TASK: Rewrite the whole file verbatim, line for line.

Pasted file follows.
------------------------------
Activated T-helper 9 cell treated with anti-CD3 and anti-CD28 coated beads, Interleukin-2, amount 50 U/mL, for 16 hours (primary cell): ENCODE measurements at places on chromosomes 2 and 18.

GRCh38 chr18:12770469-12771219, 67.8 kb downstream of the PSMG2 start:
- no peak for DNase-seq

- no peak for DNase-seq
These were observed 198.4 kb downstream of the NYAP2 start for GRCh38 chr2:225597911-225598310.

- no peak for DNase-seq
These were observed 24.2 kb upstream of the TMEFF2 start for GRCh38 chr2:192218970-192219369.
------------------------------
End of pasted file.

Activated T-helper 9 cell treated with anti-CD3 and anti-CD28 coated beads, Interleukin-2, amount 50 U/mL, for 16 hours (primary cell): ENCODE measurements at places on chromosomes 2 and 18.

GRCh38 chr18:12770469-12771219, 67.8 kb downstream of the PSMG2 start:
- no peak for DNase-seq

- no peak for DNase-seq
These were observed 198.4 kb downstream of the NYAP2 start for GRCh38 chr2:225597911-225598310.

- no peak for DNase-seq
These were observed 24.2 kb upstream of the TMEFF2 start for GRCh38 chr2:192218970-192219369.